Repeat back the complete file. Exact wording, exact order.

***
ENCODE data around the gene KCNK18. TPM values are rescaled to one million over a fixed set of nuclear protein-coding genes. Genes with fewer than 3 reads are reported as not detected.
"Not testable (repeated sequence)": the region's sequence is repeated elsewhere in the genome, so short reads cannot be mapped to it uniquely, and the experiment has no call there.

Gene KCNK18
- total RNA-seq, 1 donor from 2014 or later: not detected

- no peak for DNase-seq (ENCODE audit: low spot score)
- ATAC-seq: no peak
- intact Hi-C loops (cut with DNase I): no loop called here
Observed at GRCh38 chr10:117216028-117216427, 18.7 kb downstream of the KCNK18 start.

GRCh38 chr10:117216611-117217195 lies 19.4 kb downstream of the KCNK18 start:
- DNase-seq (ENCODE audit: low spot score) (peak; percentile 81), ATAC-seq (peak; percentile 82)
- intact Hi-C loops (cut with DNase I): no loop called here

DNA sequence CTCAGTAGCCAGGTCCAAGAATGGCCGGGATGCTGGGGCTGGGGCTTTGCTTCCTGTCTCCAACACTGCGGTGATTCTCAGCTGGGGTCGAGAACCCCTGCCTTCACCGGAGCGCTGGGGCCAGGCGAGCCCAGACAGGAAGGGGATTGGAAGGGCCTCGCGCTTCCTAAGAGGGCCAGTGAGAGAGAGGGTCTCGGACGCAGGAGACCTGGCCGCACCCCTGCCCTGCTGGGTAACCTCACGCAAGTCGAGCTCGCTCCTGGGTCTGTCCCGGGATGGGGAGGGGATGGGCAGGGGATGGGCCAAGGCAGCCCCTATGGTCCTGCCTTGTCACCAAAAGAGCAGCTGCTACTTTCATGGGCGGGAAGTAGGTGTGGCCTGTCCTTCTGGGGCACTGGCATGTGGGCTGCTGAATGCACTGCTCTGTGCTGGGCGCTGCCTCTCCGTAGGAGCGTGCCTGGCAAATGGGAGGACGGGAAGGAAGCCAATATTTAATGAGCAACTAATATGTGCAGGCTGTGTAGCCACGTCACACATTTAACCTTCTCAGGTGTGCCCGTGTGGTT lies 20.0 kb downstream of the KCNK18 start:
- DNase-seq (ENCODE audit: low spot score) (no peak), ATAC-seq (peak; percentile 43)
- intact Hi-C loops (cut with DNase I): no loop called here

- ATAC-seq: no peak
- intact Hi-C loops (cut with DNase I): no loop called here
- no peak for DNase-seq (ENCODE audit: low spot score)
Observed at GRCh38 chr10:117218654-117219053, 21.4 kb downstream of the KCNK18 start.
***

ENCODE data around the gene KCNK18. TPM values are rescaled to one million over a fixed set of nuclear protein-coding genes. Genes with fewer than 3 reads are reported as not detected.
"Not testable (repeated sequence)": the region's sequence is repeated elsewhere in the genome, so short reads cannot be mapped to it uniquely, and the experiment has no call there.

Gene KCNK18
- total RNA-seq, 1 donor from 2014 or later: not detected

- no peak for DNase-seq (ENCODE audit: low spot score)
- ATAC-seq: no peak
- intact Hi-C loops (cut with DNase I): no loop called here
Observed at GRCh38 chr10:117216028-117216427, 18.7 kb downstream of the KCNK18 start.

GRCh38 chr10:117216611-117217195 lies 19.4 kb downstream of the KCNK18 start:
- DNase-seq (ENCODE audit: low spot score) (peak; percentile 81), ATAC-seq (peak; percentile 82)
- intact Hi-C loops (cut with DNase I): no loop called here

DNA sequence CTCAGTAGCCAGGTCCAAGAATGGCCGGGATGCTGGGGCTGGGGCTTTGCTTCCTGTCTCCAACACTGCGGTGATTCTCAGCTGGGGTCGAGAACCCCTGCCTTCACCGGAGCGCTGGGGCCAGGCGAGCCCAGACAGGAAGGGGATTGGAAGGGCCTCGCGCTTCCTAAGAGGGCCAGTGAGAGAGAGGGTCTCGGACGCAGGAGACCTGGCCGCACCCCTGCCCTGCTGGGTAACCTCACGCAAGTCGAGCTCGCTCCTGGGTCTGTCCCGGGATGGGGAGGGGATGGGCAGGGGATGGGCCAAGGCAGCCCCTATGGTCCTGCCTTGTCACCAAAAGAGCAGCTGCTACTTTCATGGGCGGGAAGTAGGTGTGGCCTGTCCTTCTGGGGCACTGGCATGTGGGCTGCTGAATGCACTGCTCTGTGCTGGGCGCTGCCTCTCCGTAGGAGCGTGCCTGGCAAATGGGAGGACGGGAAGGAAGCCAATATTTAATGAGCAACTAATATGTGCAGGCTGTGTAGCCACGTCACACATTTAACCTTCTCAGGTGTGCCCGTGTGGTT lies 20.0 kb downstream of the KCNK18 start:
- DNase-seq (ENCODE audit: low spot score) (no peak), ATAC-seq (peak; percentile 43)
- intact Hi-C loops (cut with DNase I): no loop called here

- ATAC-seq: no peak
- intact Hi-C loops (cut with DNase I): no loop called here
- no peak for DNase-seq (ENCODE audit: low spot score)
Observed at GRCh38 chr10:117218654-117219053, 21.4 kb downstream of the KCNK18 start.